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3 Best Practices for Launching An Internal Podcast

Jan 06, 2021
Enterprise Podcaster
3 Best Practices for Launching An Internal Podcast

Now more than ever companies are using podcasts as a way to connect with employees. Employers have found that with the majority in some cases, of their workforce at home the connection those employees feel to their coworkers and the company culture is suffering. Not only is company culture suffering, but productivity is down across the board according to several of my clients. However, podcasting has become one of the ways that companies are changing this dynamic and using the medium to rebuild connections with their teams.

As more companies are developing podcasts it's become essential to understand some best practices when it comes to launching an internal podcast and there are more than a few questions that you need to ask to make sure that you're on track to a successful podcast project.

Content / Episode Planning

One of the biggest pitfalls that I see in organizations that are starting an internal podcast is the lack of episode planning. They have intentions to get the podcast started, and they may even have somewhat of a content strategy behind how the podcast is going to go, but often they'll find themselves in the situation where they don't have the guests, or the talent lined up for the podcast episodes that they're planning.

Keep in mind your content calendar isn't the same as episode planning. The content calendar is going to help with planning the subjects you're going to talk about, the dates those episodes will be published, and how the episode will be promoted in the environment.

Here are a few things to keep in mind when planning episodes.

  • How many episodes are being planned for the launch of the podcast?
  • Who are your guest and how will you record them?
  • How long is your post-production process and does it affect your planned publishing date?

Of course, there are many other things to consider but these three will at least get you started on the right path.

Target Audience

Who is the audience that you're actually trying to serve? This seems like a simple question but often the conversation shifts once the actual planning on underway for the podcast episodes. For example, once leadership becomes involved episodes that were just about one message can become a platform for the leaders to discuss whatever is important to them at the time, which is why defining the target audience and sticking to that audience is vital to the success of the podcast. A few questions to consider when developing your target audience demographic are the following:

  • If it's for the entire company, how does this information benefit employees directly?
  • What's are we trying to achieve with the podcast? Is it for training, information, or infotainment?
  • Are we trying to create a better overall environment for a specific area?

Depending on which employees you're trying to serve will determine how you crate the stories and whom you'll ultimately have on the podcast.


Understanding how you're going to distribute it is vital for companies that are planning an internal podcast because there are some costs and considerations involved with bringing in third party software or services into their environments. There are security concerns, and vendor approval processes that honestly more podcast hosting companies aren't prepared to deal with or aren't equipped to handle. Since I have relationships with proven providers for private podcasting I won't list them here but feel free to reach out if you want recommendations on whom to use.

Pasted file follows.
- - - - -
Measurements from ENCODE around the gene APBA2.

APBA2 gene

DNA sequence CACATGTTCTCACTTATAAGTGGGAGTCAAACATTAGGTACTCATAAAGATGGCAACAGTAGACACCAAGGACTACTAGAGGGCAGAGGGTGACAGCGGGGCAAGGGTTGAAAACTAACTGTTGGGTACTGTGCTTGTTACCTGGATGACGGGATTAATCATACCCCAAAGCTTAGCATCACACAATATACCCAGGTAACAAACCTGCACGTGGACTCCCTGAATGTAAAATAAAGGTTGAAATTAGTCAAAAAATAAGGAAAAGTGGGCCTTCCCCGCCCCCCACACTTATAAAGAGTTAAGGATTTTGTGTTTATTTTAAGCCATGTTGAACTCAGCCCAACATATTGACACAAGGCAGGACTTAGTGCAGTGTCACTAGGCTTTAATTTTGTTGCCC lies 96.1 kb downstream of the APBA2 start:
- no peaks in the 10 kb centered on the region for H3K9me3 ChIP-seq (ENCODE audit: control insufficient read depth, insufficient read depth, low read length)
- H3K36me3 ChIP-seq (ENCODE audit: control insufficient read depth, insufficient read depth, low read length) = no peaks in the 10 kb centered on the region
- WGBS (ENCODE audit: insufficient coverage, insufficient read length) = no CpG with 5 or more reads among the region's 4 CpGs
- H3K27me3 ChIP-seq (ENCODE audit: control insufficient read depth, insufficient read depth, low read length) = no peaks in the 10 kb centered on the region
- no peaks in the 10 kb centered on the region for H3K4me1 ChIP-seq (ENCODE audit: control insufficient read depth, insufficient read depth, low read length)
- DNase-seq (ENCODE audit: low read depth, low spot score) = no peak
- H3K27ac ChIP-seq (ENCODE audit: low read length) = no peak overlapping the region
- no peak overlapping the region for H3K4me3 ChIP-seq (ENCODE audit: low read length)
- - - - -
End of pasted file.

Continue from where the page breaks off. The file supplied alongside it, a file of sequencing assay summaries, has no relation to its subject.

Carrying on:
What I do recommend against is using something like SharePoint, Microsoft Office emailing or your company LMS (Learning Management System ) to try to distribute podcasts. The user experience for distributing and listening to podcasts is exceptionally poor and will have a negative impact on listenership. Remember podcasting is popular because it's accessible and easier to consume than video.

When deciding on a platform and how your company will distribute podcasts here are a few things to keep in mind.

  • Can the vendor pass your companies security review process? It's important the company you select can partner with your companies IT team to get the podcast distributed in a way that's both easy to consume but secure.
  • Do they understand company cultures and how to navigate them? Seems odd I know but having a vendor that understands the procurement process, dealing with government regulations (if needed), and how to speak with the C-Suite is vital for your podcast to be successful.
  • Onboarding stakeholders. It's often missed, but the experience you have when getting set up and how difficult the system is, or if the communications with the vendor is slow can make a podcast project come to a halt pretty quickly in most companies. So pay attention to their onboarding process and how they work with your staff to get them ready to manage all aspects of producing a podcast.

As with any media project, podcasts can be an amazing experience for a company and be used to deliver so much value to employees if implemented correctly and with a well-developed strategy. 


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